On 31 May Mustafa Dzhemilev (CCEs 48, 49) was detained on the street when, together with Reshat Dzhemilev (CCE 48) and Fuat Ablyamitov, he was walking past the Intourist hotel Uzbekistan. M. Dzhemilev was told that by being ‘in a public place’ he was breaking the surveillance regulations and was sent off to the district police station (R. Dzhemilev accompanied him). There Major Kurbanov (CCE 48) agreed, in answer to M. Dzhemilev’s protests, that there had been no legal reason for his detention but explained that “KGB officials might well have feared that you wanted to establish contact with foreigners”. (At that time a festival of films from Asia, Africa and Latin America was going on in Tashkent).

During Mustafa Dzhemilev’s detention policemen and men in civilian clothes searched Ablyamitov’s briefcase, which “was similar to a stolen one”. KGB Captain Sviridov threatened to “put an end to his career”, if he maintained his contacts with the Dzhemilevs. (F. Ablyamitov is a Candidate of Medical Sciences and an instructor in the Faculty of Neurological Diseases of Tashkent Medical Institute.)

On 29 June, the administrative surveillance of Mustafa Dzhemilev was prolonged for another six months. Then, on 22 October, he was warned yet again about living without registration.

On 25 October Mustafa Dzhemilev and Reshat Dzhemilev were detained near the house of friends by ‘employees of the Criminal Investigation Department’, who explained that a flat in the house had recently been burgled and that their department was now checking the documents of all visitors to the house. When it turned out that neither had documents with him, they were sent to the police station, where they were held for five hours. After this the police chief told them “there has been a misunderstanding”.


The national movement of Crimean Tatars in Uzbekistan has become organized around the demand that all decrees and resolutions concerning the Crimean Tatars be repealed as discriminatory (see the Appeal Statement addressed to L. I. Brezhnev — CCE 47). It continues to send representatives to Moscow. Nos. 4 to 6 of an Information Bulletin (“report of work done”), signed by representatives S. Umerov, E. Abdullayev, F. Yazydzhieva, R. Kadiyev, S. Asanov, I. Asanin, K. Useinov, R, Gemidzhi and M. Mamutov describe their attempts to obtain a reply to the Appeal Statement from the Central Committee. “You won’t get any reply,” they were told on the telephone by officials of the Central Committee office. “We’re fed up with hearing the word anti-constitutional.”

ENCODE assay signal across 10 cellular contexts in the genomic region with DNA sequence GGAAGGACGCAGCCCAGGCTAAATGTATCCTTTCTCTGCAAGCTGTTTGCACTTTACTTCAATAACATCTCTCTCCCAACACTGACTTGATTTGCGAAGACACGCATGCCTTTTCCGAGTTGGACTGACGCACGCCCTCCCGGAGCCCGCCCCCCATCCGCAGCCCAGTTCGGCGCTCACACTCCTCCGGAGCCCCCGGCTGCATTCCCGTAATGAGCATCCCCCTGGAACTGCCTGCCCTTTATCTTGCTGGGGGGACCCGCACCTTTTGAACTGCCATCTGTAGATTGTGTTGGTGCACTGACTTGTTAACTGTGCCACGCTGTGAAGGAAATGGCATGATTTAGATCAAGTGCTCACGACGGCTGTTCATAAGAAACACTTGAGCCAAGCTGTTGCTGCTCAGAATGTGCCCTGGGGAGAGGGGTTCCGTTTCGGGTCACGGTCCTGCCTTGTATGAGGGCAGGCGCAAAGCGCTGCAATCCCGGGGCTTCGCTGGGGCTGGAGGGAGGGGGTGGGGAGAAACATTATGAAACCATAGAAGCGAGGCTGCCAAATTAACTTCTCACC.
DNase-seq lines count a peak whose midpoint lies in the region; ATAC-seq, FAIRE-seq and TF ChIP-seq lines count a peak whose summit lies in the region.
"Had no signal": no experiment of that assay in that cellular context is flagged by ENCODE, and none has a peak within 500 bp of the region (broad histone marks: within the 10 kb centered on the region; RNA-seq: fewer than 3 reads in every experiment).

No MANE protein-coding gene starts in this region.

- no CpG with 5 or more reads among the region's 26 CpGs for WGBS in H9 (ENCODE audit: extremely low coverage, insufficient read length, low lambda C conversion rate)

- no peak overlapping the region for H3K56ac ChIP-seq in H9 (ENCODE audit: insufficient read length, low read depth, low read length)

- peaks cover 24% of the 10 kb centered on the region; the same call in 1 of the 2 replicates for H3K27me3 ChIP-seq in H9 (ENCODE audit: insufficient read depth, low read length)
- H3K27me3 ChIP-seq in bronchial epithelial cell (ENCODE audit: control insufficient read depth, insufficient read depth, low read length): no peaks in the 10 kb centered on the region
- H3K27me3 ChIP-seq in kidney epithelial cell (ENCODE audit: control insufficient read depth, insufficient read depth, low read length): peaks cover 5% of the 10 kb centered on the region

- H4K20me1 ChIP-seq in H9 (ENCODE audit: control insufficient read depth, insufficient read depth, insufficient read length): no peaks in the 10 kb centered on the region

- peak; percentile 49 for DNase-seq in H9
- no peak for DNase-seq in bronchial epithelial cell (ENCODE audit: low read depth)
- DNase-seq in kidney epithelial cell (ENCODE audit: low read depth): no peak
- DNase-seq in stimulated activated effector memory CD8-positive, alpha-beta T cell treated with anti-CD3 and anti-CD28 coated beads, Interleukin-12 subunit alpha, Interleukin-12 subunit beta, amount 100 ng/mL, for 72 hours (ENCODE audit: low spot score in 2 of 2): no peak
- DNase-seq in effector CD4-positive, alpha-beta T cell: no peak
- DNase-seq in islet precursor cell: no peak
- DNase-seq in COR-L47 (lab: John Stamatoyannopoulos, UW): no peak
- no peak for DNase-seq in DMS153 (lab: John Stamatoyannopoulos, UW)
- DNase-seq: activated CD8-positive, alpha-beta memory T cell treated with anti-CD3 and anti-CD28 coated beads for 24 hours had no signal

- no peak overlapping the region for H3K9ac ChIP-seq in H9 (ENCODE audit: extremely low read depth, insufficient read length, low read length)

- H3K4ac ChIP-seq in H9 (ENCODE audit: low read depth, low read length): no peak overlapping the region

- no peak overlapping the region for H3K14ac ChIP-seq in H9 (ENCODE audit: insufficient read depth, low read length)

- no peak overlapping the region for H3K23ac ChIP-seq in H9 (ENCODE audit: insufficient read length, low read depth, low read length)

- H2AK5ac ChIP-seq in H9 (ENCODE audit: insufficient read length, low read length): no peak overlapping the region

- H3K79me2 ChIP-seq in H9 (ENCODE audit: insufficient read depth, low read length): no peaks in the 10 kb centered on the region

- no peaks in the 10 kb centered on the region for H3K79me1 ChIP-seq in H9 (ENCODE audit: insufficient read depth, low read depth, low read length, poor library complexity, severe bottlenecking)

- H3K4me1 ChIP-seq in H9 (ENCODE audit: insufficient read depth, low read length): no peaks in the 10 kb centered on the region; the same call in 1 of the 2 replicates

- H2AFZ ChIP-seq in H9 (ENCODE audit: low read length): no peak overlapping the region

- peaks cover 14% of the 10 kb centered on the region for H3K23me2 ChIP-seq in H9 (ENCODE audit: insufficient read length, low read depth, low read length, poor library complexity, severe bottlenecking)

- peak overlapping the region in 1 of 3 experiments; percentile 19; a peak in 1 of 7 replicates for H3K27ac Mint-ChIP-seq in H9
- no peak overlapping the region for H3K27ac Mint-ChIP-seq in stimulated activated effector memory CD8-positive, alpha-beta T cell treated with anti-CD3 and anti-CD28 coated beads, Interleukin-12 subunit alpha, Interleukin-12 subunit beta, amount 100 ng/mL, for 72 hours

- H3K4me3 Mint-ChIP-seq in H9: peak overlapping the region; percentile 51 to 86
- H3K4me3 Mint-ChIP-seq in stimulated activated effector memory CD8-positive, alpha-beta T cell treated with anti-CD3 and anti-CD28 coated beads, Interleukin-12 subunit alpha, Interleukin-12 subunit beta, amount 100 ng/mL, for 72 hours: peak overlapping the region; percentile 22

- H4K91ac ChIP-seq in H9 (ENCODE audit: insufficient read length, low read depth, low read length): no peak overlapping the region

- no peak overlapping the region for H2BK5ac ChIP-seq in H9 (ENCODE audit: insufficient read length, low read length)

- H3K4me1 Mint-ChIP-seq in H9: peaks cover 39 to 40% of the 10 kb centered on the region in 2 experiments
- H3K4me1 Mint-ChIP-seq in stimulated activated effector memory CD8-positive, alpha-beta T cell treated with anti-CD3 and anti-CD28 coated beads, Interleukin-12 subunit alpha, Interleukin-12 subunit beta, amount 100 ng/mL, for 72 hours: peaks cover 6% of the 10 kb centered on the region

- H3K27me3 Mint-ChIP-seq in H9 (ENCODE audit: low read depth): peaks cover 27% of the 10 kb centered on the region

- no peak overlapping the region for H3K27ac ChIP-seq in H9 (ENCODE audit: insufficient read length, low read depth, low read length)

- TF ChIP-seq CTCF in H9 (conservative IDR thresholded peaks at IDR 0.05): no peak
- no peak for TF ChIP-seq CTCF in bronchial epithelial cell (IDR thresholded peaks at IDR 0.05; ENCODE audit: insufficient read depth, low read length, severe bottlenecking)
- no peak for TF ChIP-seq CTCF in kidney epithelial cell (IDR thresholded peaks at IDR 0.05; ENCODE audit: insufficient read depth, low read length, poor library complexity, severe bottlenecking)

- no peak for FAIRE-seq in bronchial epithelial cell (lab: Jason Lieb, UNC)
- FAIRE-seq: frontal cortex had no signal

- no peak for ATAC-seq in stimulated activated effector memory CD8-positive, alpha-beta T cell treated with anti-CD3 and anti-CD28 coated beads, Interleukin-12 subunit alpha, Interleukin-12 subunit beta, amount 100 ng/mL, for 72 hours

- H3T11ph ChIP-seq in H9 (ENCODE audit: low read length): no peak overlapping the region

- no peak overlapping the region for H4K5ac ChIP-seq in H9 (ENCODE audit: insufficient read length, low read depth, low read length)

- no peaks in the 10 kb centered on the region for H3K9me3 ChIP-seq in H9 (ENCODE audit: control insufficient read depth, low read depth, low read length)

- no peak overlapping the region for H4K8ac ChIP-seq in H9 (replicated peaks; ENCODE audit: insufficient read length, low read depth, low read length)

In August the representatives handed a volume of supplements to the Appeal Statement (152 pp.) to the [CPSU] Central Committee, containing the texts of decrees and resolutions and 19 reports of a historical, political and cultural nature, including reports about the participation of the Crimean Tatars in the war [1941-1944], the destruction of cultural monuments, and the liquidation of Crimean Tatar education and literature.


Three members of the Movement from Samarkand — the physicist R. Kadiyev (CCEs 9, 22, 47), philologist K. Useinov and engineer I. Asanin — together with V. Gafarov, a philologist from Moscow, sent a letter to P. N. Demichev, the USSR Minister of Culture, asking him to comply with the “Law on the preservation and use of Historical and Cultural Monuments”:

“… in the years since the war, of 46 mosques in the Crimea only 6 are still standing, of 5 medressahs only one is left, of 21 mausoleums only 5 are left …

“We call your attention to the deliberately cruel destruction of Moslem and other Crimean monuments …”


On 14 October 1978, a republic-level conference of the National Movement (15 people) took place in Andizhan. Police dispersed the conference and four men — Dzheppar Akimov (CCE 31), Belyakhov, Reshat Dzhemilev and Iskander Fazilov — were taken to Tashkent. The raid was conducted by Major Gavrilov and Lieutenant-Colonel AbduIadzhayev.


In 1974 the region of Dzhizak was formed in Uzbekistan. As first Secretary of the regional Party Committee the Crimean Tatar Seitmemet Tairov was appointed. Many other posts were also assigned to Crimean Tatars — for example, those of Deputy Procurator, editor of the newspaper and Head of the OBKhSS (Department to Combat Speculation and the Stealing of Socialist Property). This was an obvious attempt to make the region the base for ‘implantation’ of the Crimean Tatars in Uzbekistan. On 8 February 1978, however, Tairov was transferred to the post of Minister of Forestries in a ministry only just set up in Uzbekistan. The Crimean Tatars joked that Tairov had not managed to arrange the ‘implantation’ of his fellow-countrymen and so had been transferred to ‘planting saplings” instead.


In 1977 the following appeal was circulated among Crimean Tatars in Uzbekistan:

“This appeal is addressed to you by people who love the Crimea no less than the firebrands who loudly call themselves fighters for the national cause.

“However, we hold even more dear our whole beloved Motherland — the land of the Soviets. Every decent person should think in the first place only of her …

“No one can be regarded as Soviet if he tries to compromise the policies of our dear Party and State. Thousands of our countrymen are now living and working in the Crimea. There are no problems in settling there, as provocateurs shout…

“Fellow-countrymen, do not believe such people. They are deceivers. Drive out the provocateurs who have sold their souls to the West! Some of them have already provided for themselves and are getting ready to emigrate abroad. That’s where they should go. Do not give them money or sign their libellous scrawls. That only does harm to the good name of the diligent Crimean Tatar people.”

There are 31 signatures on the appeal. Almost all are Party members; over 20 are foremen, directors and so on.